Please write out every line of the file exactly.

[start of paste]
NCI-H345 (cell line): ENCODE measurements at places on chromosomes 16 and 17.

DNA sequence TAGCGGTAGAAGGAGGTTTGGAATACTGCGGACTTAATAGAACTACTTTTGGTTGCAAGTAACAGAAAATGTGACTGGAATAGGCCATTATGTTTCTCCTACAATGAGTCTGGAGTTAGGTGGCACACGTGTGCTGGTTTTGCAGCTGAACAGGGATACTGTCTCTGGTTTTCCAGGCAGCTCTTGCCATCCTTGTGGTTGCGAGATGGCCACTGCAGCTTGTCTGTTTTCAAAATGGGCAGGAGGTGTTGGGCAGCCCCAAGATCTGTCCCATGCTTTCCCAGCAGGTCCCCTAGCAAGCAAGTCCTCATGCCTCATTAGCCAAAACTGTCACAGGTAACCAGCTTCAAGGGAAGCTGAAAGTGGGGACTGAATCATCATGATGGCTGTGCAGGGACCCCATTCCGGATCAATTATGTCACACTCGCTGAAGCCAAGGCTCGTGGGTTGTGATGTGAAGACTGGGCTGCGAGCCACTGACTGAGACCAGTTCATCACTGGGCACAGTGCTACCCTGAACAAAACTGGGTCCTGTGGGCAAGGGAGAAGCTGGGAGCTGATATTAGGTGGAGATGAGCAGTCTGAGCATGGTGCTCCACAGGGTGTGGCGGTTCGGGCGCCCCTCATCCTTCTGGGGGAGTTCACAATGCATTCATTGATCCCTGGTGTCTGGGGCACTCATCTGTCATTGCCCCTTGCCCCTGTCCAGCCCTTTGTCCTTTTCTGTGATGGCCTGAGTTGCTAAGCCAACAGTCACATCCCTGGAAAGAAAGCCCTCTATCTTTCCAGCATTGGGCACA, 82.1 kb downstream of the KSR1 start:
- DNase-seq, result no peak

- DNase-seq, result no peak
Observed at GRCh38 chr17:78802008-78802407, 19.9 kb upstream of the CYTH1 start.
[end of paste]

NCI-H345 (cell line): ENCODE measurements at places on chromosomes 16 and 17.

DNA sequence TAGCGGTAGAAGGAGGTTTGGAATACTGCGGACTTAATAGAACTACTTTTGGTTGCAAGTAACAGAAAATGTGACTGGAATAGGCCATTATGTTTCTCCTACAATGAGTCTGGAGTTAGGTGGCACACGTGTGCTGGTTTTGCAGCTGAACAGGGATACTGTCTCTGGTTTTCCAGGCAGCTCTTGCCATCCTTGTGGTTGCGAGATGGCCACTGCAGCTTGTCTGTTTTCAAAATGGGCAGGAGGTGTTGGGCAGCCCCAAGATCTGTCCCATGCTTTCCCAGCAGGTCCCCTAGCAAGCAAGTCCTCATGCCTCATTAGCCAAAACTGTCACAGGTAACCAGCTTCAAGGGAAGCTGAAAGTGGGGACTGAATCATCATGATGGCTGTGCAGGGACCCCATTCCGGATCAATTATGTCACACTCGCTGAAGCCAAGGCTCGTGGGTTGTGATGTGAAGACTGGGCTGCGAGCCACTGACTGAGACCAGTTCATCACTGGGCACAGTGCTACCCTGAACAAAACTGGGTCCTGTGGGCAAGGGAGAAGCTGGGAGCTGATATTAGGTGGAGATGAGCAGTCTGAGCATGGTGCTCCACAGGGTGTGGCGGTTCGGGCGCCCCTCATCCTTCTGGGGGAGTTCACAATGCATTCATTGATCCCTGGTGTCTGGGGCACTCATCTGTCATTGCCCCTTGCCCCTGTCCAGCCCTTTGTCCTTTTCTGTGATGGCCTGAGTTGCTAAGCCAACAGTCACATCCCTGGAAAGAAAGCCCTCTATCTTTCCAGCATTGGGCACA, 82.1 kb downstream of the KSR1 start:
- DNase-seq, result no peak

- DNase-seq, result no peak
Observed at GRCh38 chr17:78802008-78802407, 19.9 kb upstream of the CYTH1 start.